Gates, Charles. Ancient Cities: The Archaeology of Urban Life in the Ancient Near East and Egypt, Greece, and Rome. 2d ed. New York: Routledge, 2011.
Although the popularity of this volume is still limited to the field of archaeology, it deserves a much greater attention by those who wish to understand socio-spatial causalities of urban developments in the Mediterranean in premodern times.
Marcus, Joyce, and Jeremy A. Sabloff. The Ancient City: New Perspectives on Urbanism in the Old and New World. Santa Fe, N.M.: School for Advanced Research Press, 2008.
Although slightly outdated now, this overview presents features that characterized early urbanism on each continent, focusing on comparing the trajectories of the Old and New Worlds. The reader gets a perspective on how in some regions, urbanism may have relied on relations with the countryside, while elsewhere cities were centers of cult or administration. The authors discuss the various extent to which they were planned and how power management was reflected in the urban structure.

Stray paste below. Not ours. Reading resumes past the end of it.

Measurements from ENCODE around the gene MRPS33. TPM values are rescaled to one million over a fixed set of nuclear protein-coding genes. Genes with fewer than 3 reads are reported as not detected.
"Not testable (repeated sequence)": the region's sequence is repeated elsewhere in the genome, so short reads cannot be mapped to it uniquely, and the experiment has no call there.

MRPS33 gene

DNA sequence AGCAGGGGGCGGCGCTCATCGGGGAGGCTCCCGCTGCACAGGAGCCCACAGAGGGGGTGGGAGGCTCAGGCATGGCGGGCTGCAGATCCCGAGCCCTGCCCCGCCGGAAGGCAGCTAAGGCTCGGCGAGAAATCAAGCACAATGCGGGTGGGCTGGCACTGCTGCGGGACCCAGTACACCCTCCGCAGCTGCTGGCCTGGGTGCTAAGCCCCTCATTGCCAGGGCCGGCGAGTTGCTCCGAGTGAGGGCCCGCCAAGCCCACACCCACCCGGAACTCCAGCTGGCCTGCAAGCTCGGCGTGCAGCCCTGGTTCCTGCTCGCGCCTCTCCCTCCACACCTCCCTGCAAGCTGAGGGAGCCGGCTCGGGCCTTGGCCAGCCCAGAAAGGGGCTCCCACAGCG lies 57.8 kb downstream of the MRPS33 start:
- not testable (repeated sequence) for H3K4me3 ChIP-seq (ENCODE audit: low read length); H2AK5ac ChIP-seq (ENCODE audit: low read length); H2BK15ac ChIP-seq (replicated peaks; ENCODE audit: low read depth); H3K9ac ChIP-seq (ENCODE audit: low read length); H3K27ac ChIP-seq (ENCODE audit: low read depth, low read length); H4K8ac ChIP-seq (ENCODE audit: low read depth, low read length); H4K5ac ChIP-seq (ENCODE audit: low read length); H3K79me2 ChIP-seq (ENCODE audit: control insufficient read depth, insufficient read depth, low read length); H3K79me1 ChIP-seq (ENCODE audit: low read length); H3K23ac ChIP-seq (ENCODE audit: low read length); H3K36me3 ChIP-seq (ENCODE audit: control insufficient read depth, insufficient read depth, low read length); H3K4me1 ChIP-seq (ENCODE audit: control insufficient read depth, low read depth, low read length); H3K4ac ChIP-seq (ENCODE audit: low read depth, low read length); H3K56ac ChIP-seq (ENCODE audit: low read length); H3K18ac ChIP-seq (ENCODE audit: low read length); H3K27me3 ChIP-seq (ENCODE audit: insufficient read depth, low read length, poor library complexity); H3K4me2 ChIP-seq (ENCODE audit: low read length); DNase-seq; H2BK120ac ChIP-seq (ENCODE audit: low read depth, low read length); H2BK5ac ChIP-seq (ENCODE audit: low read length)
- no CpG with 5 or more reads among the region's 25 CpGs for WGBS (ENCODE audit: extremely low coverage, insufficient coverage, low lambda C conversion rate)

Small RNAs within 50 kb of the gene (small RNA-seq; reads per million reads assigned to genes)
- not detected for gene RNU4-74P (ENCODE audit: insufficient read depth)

Scarre, Christopher, ed. The Human Past: World Prehistory and the Development of Human Societies. London: Thames & Hudson, 2018.
This book presents an inclusive overview of developments across all continents, which may serve as an introduction to processes that ultimately led to varied types of urbanism around the world. The arguments are presented from a long-term perspective and do not discuss urbanism as such, but allow the reader to grasp the importance of environmental considerations as well as the interrelatedness of factors that spurred urbanism on a global scale.
Sinclair, Paul, Gullög Nordquist, Frands Herschend, and Christian Isendahl, eds. The Urban Mind: Cultural and Environmental Dynamics. Uppsala, Sweden: Uppsala University, 2010.
This is a landmark publication which resulted from a project on precolonial urbanism undertaken at Uppsala University and contains case studies from various continents, especially from Africa and the Mediterranean. It focuses on precolonial, classical, and preindustrial cities. The individual studies are concerned with issues like urban layouts and socio-spatial organization, and present arguments for both qualitative and quantitative methods of urban analyses used in archaeology.